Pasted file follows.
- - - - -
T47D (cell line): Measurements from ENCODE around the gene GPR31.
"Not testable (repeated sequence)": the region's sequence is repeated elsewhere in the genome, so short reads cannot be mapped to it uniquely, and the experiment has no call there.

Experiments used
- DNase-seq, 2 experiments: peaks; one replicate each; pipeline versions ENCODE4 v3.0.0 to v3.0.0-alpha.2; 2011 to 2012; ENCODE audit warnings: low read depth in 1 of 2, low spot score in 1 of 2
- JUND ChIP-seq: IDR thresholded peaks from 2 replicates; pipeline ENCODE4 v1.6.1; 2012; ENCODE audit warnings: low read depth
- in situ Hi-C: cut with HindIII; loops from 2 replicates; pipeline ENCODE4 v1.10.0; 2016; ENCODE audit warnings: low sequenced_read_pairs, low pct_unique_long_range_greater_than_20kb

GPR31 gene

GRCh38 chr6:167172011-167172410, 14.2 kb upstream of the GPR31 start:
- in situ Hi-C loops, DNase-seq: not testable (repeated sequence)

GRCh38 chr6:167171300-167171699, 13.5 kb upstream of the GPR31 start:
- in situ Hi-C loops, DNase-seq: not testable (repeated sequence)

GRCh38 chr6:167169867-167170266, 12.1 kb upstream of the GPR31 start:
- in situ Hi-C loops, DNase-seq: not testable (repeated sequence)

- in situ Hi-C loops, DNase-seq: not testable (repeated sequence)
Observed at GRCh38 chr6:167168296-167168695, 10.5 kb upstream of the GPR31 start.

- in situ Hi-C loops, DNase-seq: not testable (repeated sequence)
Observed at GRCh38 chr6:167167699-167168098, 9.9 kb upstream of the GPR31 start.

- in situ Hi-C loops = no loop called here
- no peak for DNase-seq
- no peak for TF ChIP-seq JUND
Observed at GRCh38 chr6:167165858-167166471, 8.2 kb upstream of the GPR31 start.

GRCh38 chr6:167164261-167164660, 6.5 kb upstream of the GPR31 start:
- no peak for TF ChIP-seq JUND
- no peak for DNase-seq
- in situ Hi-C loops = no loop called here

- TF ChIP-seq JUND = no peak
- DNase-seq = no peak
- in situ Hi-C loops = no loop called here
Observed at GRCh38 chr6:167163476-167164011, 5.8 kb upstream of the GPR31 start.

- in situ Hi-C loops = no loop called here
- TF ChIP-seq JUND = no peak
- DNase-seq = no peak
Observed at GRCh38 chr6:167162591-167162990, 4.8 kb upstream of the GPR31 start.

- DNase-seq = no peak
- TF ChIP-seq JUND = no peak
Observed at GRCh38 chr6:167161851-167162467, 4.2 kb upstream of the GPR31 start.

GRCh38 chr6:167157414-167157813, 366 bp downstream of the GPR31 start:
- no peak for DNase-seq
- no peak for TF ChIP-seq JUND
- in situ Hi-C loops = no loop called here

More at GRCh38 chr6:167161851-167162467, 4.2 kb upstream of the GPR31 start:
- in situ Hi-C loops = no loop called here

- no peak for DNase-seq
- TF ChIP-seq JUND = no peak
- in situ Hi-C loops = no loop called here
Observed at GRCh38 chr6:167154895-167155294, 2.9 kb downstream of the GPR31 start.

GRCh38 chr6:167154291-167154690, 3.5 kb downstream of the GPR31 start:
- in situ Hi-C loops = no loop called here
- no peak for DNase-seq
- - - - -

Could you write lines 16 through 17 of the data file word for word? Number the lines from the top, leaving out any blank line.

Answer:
- in situ Hi-C loops, DNase-seq: not testable (repeated sequence)
Observed at GRCh38 chr6:167167699-167168098, 9.9 kb upstream of the GPR31 start.